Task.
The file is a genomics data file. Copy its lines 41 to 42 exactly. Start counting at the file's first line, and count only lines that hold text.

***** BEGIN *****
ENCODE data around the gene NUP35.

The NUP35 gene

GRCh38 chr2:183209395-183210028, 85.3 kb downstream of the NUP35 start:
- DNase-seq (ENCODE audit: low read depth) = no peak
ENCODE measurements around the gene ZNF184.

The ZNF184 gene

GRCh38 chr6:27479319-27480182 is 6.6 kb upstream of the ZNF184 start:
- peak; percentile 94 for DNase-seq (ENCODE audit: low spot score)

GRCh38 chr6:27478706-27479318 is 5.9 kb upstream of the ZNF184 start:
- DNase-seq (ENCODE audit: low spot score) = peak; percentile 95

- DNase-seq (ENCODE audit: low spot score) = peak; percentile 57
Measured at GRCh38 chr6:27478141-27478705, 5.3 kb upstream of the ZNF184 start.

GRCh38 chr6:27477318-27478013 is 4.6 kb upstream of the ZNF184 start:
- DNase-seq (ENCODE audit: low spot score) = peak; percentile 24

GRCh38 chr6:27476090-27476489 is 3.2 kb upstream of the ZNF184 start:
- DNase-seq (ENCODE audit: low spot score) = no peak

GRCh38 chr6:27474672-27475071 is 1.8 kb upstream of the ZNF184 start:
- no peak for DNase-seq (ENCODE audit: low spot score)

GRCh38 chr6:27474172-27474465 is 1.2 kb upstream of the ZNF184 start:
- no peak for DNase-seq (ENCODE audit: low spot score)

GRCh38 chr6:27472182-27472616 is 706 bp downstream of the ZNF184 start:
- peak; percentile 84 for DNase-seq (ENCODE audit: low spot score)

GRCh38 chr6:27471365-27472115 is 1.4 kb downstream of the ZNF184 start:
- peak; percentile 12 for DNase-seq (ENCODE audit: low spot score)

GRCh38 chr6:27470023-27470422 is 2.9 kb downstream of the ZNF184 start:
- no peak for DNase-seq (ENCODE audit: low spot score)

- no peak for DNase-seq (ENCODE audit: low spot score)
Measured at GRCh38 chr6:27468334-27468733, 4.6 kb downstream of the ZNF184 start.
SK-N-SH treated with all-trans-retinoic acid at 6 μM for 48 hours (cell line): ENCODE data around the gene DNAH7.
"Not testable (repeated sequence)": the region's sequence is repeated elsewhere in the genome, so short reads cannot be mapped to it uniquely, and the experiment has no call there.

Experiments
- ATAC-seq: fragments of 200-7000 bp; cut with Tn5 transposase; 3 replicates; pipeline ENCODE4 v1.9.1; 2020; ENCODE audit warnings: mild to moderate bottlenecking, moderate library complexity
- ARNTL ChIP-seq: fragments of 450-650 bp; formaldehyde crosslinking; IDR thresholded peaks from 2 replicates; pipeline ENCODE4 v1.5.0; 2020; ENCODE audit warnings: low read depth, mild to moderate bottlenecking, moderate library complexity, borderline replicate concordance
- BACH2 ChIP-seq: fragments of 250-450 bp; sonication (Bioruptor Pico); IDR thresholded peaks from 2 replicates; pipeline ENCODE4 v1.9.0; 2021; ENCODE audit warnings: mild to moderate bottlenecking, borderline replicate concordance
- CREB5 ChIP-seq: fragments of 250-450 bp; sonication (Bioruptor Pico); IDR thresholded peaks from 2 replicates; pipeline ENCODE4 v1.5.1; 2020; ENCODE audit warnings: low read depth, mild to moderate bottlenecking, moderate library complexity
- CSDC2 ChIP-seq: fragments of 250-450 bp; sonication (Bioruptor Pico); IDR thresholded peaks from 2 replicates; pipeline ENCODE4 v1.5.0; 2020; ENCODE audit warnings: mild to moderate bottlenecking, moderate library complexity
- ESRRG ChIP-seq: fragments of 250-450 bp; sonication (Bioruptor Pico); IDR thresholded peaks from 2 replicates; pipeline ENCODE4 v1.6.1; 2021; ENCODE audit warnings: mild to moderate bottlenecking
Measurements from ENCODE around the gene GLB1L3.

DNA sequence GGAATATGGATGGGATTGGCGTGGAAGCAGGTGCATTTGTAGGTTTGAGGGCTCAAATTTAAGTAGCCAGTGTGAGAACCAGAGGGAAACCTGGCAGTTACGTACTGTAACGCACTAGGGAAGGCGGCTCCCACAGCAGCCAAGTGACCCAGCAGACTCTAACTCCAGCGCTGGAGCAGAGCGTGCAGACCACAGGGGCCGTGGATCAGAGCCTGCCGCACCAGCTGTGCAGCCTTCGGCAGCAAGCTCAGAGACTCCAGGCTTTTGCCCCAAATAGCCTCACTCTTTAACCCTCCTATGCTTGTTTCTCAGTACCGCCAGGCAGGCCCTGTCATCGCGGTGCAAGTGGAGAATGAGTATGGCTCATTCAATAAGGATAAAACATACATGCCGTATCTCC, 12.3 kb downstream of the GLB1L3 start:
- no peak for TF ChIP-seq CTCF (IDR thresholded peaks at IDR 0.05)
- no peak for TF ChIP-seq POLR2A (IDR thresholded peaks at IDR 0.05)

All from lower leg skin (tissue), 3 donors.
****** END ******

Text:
- no peak for TF ChIP-seq POLR2A (IDR thresholded peaks at IDR 0.05)

All from lower leg skin (tissue), 3 donors.